Major in Medieval and Early Modern Studies
The major in Medieval and Early Modern Studies (MDVL) enables students to build an interdisciplinary program in the history of political, religious, and social institutions and in cultural production—from science and technology to theatre, literature, music, and art. Majors select courses under the supervision of the Program’s undergraduate Director, who assists in tailoring the curriculum to the students’ individual interests. Majors may concentrate on one geographic region or on the increasing development of global interdependencies while focusing on a particular period or on movement through time. Temporal coverage ranges from the late 4th through 16th centuries. Within that range, majors choose either the medieval track (late-4th through 15th centuries) or the early modern track (15th through 16th centuries).
Eleven 4-credit courses are required for the major (letter-grades only; minimum of “C-” to count towards the requirements):
1. MDVL 101 - Introduction to Medieval and Early Modern Studies [currently MDVL 101 – Introduction to Medieval Studies], or an equivalent upper-division course approved by Undergraduate Director.
2. Language Requirement - Two 4-credit courses above the 100-level in Latin, Greek, Hebrew, Arabic, or another research language pertinent to the student's course of study. Both courses must be in the same language, to ensure reading competency.
3. Five courses in the student's chosen track (medieval or early modern). In cases in which ambiguities arise (e.g., when course coverage straddles both periods), the undergraduate Director will consult with faculty to determine the track-status of a given course.
4. Three courses in the track not chosen (medieval or early modern) and/or in classical studies. (Courses not designated by the CLAS, LAT, or GRK rubric, but still within the disciplinary boundaries of classical studies, e.g., courses in ancient history, philosophy, art history, or archaeology, can, with the approval of the Undergraduate Director, be counted as courses in classical studies.)
5. The eight courses in Nos. 3 and 4 above must originate in at least three different departments. Courses not designated by the MDVL rubric, but still within the temporal boundaries of the program—e.g., carrying a History, Anthropology, or Romance Languages rubric—can, with the approval of the Undergraduate Director, be counted among these eight required courses for the major.
6. Five of the eight courses in Nos. 3 and 4 above must be 300-level or higher, with at least one of these being a 400-level seminar.
A major in Medieval and Early Modern Studies may be taken concurrently with a major or minor in a department or another program (e.g., Women’s Studies, LACAS, Asian & Asian American Studies). Within the limits allowed by Harpur College, two courses that count towards another major or a minor may be counted towards fulfilling degree requirements in MDVL. For additional details, please refer to the Harpur College Bulletin or consult with Academic Advising.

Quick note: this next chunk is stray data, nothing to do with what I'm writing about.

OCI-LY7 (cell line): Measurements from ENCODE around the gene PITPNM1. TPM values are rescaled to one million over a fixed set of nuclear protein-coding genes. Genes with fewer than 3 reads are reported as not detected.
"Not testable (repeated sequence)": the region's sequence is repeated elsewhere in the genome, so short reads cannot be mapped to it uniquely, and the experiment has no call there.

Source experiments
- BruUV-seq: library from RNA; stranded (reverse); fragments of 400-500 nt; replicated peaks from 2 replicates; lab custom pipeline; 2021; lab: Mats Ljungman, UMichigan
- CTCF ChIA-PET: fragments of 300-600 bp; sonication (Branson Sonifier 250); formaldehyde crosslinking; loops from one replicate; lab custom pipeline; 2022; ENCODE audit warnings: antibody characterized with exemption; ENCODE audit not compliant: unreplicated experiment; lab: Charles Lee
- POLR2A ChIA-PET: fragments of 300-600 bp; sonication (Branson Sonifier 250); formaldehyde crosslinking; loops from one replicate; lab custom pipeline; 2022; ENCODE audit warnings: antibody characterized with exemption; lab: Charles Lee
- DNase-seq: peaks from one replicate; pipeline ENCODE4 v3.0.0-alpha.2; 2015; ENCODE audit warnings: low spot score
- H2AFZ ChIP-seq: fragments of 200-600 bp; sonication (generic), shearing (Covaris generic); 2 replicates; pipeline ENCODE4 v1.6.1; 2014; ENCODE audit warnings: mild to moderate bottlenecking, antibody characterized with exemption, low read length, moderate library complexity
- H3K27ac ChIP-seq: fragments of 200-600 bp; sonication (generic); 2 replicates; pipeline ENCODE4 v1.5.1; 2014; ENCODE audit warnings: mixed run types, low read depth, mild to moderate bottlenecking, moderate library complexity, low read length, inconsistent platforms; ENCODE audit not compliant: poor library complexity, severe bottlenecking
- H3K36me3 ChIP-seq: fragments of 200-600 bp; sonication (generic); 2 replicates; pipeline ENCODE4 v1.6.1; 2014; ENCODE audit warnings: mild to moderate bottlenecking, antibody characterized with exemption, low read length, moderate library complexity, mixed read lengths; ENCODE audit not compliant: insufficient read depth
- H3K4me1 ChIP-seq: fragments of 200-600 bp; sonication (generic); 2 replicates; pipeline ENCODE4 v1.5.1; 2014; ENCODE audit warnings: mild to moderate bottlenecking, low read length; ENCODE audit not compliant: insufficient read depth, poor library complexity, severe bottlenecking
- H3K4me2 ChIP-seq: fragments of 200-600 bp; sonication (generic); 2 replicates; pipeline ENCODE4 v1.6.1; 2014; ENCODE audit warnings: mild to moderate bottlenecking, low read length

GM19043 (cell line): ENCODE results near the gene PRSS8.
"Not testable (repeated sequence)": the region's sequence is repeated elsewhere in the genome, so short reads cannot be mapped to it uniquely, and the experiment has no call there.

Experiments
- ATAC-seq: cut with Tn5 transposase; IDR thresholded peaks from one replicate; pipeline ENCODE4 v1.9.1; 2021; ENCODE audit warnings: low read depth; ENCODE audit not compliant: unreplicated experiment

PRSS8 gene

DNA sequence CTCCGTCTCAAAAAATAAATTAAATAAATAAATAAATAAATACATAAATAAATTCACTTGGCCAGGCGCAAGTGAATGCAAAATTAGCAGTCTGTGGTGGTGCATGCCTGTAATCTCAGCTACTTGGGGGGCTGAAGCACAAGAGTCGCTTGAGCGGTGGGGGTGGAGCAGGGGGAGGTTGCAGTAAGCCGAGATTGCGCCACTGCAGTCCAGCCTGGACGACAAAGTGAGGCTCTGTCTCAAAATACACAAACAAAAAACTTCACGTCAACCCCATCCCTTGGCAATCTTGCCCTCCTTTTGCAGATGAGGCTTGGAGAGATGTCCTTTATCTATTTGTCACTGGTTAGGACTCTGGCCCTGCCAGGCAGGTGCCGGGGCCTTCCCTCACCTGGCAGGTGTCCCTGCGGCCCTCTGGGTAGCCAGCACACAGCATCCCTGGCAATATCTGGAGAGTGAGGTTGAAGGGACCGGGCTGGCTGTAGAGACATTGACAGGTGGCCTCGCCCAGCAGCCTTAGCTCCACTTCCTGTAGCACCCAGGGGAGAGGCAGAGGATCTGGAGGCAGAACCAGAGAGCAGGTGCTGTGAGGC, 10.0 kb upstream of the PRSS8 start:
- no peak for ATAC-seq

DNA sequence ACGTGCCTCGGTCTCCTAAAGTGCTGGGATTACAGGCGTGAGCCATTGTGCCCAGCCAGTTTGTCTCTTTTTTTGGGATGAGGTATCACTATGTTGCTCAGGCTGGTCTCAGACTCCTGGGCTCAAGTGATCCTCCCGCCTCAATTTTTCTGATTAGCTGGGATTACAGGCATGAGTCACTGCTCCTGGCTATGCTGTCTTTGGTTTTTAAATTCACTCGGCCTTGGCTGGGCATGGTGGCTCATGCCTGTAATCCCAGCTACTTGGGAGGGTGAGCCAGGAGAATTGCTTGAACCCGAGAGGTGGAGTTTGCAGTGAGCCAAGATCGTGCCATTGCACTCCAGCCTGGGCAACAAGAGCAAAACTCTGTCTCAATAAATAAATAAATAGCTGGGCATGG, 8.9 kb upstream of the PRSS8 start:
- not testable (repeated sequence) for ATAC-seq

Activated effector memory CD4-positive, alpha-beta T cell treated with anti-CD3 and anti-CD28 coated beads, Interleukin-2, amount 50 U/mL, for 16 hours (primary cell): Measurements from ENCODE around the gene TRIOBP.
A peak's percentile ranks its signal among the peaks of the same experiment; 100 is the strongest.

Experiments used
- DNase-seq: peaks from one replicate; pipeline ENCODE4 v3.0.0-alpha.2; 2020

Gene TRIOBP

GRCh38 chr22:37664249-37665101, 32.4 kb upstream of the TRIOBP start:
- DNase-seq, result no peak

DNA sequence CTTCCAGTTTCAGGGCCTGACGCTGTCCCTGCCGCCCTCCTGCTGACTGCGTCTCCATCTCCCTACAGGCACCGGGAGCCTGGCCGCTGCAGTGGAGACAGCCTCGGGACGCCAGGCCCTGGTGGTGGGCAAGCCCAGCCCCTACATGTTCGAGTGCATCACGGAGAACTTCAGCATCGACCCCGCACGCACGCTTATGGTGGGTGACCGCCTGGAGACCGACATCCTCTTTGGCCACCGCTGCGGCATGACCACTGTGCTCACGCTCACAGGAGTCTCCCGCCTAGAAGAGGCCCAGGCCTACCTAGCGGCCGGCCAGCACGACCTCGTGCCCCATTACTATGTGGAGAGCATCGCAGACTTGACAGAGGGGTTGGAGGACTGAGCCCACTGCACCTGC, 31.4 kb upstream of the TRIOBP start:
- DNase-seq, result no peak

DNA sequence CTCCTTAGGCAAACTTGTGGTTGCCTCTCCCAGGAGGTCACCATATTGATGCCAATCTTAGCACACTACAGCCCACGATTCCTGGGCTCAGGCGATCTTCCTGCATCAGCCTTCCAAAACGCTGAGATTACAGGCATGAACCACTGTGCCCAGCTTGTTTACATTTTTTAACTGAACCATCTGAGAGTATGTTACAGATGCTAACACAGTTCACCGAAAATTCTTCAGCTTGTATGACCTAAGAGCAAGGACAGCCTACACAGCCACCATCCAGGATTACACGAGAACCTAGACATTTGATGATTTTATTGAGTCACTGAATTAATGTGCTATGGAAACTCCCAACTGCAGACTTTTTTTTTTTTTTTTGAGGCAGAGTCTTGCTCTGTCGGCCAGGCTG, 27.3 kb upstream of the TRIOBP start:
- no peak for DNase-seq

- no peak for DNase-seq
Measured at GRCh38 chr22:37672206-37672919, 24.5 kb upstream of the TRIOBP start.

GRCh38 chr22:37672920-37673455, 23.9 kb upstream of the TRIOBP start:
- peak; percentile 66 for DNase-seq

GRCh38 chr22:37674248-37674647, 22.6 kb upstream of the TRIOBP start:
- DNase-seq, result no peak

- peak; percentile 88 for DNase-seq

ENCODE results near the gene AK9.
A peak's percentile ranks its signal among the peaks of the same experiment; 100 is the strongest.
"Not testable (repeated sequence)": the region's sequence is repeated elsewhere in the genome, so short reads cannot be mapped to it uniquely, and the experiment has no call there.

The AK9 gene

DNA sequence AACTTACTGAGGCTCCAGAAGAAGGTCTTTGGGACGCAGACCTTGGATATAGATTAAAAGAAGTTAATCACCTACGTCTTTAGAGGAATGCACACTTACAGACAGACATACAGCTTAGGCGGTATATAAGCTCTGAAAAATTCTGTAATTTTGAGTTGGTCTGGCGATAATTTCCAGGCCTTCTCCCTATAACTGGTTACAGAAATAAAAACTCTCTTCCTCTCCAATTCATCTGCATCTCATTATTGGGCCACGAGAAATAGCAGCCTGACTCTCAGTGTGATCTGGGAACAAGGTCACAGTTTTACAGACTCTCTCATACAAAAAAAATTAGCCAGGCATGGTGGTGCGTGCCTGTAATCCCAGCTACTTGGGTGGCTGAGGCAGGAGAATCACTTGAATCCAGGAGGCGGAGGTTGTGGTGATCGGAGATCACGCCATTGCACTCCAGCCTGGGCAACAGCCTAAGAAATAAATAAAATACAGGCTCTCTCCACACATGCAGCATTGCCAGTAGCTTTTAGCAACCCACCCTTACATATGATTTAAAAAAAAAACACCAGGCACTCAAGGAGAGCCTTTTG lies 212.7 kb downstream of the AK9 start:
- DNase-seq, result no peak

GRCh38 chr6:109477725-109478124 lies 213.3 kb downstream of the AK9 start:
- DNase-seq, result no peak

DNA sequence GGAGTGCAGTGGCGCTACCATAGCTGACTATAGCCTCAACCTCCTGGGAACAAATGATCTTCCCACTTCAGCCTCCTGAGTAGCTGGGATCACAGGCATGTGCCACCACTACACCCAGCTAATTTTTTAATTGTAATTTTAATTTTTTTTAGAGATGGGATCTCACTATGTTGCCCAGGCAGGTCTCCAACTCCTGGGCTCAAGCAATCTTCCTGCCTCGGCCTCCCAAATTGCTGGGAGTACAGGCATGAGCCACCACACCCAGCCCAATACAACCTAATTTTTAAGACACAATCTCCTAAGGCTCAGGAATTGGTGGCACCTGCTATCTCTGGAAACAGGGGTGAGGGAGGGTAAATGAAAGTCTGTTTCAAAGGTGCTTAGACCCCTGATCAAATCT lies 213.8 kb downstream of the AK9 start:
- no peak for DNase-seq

Honors in Medieval and Early Modern Studies
The Program Director administers the honors program offered in Medieval and Early Modern Studies. MDVL majors may become candidates for honors once they have completed 87 credits and, thus, achieved “senior” standing. Before becoming candidates for honors, majors must consult with the Undergraduate Director and complete the appropriate form to qualify.
To be eligible to earn honors, a MDVL major must:
1) have a GPA of 3.50 in courses counting towards the major at the time of candidacy for honors;
2) write an honors thesis, which the student must arrange to research and write under the supervision of a faculty member affiliated with CEMERS.
Majors writing honors theses may (but are not required to) register for MDVL 498 and MDVL 499. These courses may not be used to satisfy course requirements for the MDVL major.
Ideally, the thesis supervisor should be a faculty member with whom the honors candidate has taken upper-level courses that have been counted towards the MDVL major. The supervisor will be selected by the student. Once the faculty member agrees to supervise the project, s/he will be appointed by the CEMERS director.
It is also advisable for the honors candidate to define a topic for the thesis based on advanced work already completed at the 400-level by the time of candidacy.
When the thesis is complete, a second member of the CEMERS faculty will be appointed to serve as the reader of the thesis. Selected by the student, the reader must be approved by the thesis supervisor and appointed by the Undergraduate Director.
The completed thesis will be evaluated by the faculty supervisor and reader, who will judge whether the work is worthy of honors, high honors or highest honors. In case of disagreement between the two readers, a third will be designated by the Undergraduate Director. This process must be complete before the last week of the student's last semester.
Upon successful completion of the project, the student will present a bound copy of the thesis to the MDVL program for its archive.